Not long ago I had lunch with an old high school friend. I consider him old in that we met sometime between my first real bra and his first tongue kiss with an eleventh grader. We are but early twenties babies, but yet this old, old friend and I reminisced over sandwiches the good old days: Saved By The Bell, getting your metal retainer stuck in compromising positions, Senior egg fights, the many, many dudes I dated who went on to date dudes, the creep of a teacher who doubled as a suspected serial killer, and the many ways we forced ourselves to sip hot cans of beer for the sake of looking grown. The good old days. Yes. The good old days of 2005.
He gave a stirring account of the time I swung the ropes into the Harpeth River only to lose my yellow, polka-dot bikini bottoms and hike the rugged shore full-moon glowing in the moonshine. “Who the hell was I?,” I joked, seriously. “Oh, you were popular. You were a total bitch to boys who loved you, but you were pretty enough to make up for it. And then you were this burping, farting dude, too. Oh. And the keg stands. You took gymnastics and, you know, it helped”. I shook my head, entertained but ultimately unsure that he hadn’t thought he was meeting someone else for lunch or that I wasn’t an alien using a cheerleader’s corpse as host or that this was even real life.
The waitress flopped the two checks onto the table. No. This is most certainly real. He is the 16-year-old boy without the social graces to pay for a lady’s lunch. And, well, I am feeling suddenly old enough to call myself a lady… until I belch. “There it is,” he laughs. I tell the girl to keep my change just as he announces he’d like his change exact. She smiles to hide an eye roll, returning minutes later with his fifty-three cents. “What?,” he notices my skeptical face because it looks quite blatantly skeptical. “Well, it’s not a lot but it’s something,” he remarks, scooting coins into his palm. “That’s what she said,” I retort, and like that the old me doesn’t seem so distant.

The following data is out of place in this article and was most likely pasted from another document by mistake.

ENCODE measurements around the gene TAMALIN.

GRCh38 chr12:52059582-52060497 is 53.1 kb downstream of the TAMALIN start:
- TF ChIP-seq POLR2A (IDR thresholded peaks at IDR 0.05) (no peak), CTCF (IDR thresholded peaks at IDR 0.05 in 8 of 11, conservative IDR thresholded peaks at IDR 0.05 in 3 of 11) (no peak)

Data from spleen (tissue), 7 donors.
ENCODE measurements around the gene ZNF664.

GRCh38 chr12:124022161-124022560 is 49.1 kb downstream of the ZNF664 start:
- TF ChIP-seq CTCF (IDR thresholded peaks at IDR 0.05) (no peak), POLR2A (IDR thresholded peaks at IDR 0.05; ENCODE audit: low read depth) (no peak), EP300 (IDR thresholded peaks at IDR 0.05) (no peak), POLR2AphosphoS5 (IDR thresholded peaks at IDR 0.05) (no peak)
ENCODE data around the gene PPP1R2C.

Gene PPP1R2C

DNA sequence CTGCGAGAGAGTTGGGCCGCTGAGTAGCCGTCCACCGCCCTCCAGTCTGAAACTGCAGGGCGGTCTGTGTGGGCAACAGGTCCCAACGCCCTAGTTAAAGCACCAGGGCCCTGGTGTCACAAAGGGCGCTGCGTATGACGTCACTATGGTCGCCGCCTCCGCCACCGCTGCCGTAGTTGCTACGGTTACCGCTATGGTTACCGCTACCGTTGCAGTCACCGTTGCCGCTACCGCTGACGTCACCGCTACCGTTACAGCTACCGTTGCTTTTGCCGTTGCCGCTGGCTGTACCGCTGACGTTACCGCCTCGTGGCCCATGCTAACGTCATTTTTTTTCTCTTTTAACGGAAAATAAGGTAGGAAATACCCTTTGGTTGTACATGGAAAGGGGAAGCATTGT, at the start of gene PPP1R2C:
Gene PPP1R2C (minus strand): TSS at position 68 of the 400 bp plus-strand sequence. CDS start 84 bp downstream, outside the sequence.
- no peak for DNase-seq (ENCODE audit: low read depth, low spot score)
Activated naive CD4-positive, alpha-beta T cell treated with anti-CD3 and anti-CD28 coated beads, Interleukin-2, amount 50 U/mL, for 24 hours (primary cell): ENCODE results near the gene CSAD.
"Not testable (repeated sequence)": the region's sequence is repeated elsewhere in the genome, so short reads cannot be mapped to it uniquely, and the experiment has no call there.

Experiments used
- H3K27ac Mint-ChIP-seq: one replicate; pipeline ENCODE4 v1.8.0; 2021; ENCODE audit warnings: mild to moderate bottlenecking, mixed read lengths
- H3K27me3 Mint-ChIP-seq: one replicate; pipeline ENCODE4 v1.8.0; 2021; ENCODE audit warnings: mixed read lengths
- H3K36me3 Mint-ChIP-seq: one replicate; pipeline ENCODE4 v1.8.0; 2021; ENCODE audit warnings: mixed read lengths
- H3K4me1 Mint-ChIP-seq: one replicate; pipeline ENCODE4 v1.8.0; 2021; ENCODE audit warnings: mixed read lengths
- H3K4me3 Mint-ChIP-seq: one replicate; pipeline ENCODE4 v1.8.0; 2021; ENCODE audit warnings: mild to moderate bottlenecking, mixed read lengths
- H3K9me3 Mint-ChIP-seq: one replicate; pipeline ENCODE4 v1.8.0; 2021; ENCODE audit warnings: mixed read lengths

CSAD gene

Today is my birthday. I am twenty-five. Twenty-five pennies, one quarter, or- if I still listened to rap music- two fine dime pieces and a nickel. But I don’t listen to rap music anymore, just as I’ve forgotten how to swing on ropes into the river or break a boy’s heart or suck beer through a hose while performing acrobatics. I would be sad for this, all the not doing, if it weren’t for what I am doing. I look at myself today and cannot tell you who I used to be only that I am not who I was. In this little life, these couple of coins in a whopping piggy bank of time, I have crawled only to give it up for walking. I ran,then, and left walking behind. Playdates evolved into first dates and first dates into love. That love brought me a lovechild, and in one week my son will watch as this baby mama becomes a wife. With a four-sentence summary of my evolution I realize it is a glorious thing to be exactly not who I used to be. Those creeping growth spurts, those tiny steps I didn’t know I was taking brought me to this place. It doesn’t seem right that all that good can fit into the days, and yet it does. It overflows into months and seasons and years. And then today occurs, and all I can think is “Who the hell am I? Who the hell am I to deserve this life?”.
He shoves fifty-three cents into his jeans pocket, and I cannot, I cannot contain myself. I can’t stop laughing, and I need to know just why he couldn’t do without it. “Shut up! You just go around handing people money? Ha! You always were nice. I bet you do, don’t you? You just leave a pile of cash for total strangers. The Mother Teresa of Cracker Barrel,” he is deflecting, but he’s funny. I let him get away with it, not pressing the point of the matter which would be, in short, that he’s cheaper than sin. “Whatever. You always end up needing change, ok? You go into a gas station and you’re like ‘Crap, if only I had that damn nickel I donated to the one-eyed, sassy waitress. Now I gotta break a damn twenty.’ You always need change.”
Two fine dime pieces and a nickel. Twenty-five pennies. One quarter of a life. I’m keeping the change.